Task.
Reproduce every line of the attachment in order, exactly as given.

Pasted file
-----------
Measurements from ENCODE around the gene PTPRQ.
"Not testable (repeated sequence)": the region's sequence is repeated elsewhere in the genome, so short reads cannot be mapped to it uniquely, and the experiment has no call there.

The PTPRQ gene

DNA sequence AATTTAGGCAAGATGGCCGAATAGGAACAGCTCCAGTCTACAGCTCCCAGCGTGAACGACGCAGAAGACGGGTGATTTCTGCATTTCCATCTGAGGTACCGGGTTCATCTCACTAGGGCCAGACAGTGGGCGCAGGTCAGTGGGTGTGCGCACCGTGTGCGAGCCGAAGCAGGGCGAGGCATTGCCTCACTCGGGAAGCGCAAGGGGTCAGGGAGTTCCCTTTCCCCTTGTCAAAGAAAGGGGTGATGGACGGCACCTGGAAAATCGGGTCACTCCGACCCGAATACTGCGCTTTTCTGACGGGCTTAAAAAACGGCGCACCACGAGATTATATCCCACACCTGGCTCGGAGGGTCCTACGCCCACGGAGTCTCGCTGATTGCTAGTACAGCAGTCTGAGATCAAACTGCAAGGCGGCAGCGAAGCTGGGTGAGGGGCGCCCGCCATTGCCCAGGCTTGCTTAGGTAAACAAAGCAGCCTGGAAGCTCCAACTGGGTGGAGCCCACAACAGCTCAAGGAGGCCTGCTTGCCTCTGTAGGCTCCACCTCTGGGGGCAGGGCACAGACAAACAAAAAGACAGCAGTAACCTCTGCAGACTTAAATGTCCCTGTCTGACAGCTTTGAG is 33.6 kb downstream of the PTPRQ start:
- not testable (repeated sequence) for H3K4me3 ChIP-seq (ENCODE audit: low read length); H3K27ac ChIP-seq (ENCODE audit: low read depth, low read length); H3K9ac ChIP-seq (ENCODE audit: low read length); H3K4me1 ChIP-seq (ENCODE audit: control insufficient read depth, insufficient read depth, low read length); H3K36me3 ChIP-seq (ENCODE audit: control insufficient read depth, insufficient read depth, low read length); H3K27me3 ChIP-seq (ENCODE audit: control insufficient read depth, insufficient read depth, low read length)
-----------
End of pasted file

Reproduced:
Measurements from ENCODE around the gene PTPRQ.
"Not testable (repeated sequence)": the region's sequence is repeated elsewhere in the genome, so short reads cannot be mapped to it uniquely, and the experiment has no call there.

The PTPRQ gene

DNA sequence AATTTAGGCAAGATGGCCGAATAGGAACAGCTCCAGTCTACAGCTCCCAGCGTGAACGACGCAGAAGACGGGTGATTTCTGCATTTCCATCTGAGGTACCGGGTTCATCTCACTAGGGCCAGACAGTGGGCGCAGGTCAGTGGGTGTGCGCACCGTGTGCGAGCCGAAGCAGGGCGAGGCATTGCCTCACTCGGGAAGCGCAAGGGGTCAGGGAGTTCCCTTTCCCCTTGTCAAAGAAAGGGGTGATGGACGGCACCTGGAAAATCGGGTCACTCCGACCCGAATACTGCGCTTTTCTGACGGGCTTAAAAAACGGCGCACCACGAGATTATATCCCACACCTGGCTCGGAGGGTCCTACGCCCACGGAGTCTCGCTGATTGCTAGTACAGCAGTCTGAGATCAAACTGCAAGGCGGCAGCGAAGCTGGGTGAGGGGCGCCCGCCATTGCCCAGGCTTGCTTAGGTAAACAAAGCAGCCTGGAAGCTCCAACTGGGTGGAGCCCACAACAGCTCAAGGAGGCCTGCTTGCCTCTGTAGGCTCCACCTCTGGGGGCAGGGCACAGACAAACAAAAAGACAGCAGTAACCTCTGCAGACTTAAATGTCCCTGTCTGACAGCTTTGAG is 33.6 kb downstream of the PTPRQ start:
- not testable (repeated sequence) for H3K4me3 ChIP-seq (ENCODE audit: low read length); H3K27ac ChIP-seq (ENCODE audit: low read depth, low read length); H3K9ac ChIP-seq (ENCODE audit: low read length); H3K4me1 ChIP-seq (ENCODE audit: control insufficient read depth, insufficient read depth, low read length); H3K36me3 ChIP-seq (ENCODE audit: control insufficient read depth, insufficient read depth, low read length); H3K27me3 ChIP-seq (ENCODE audit: control insufficient read depth, insufficient read depth, low read length)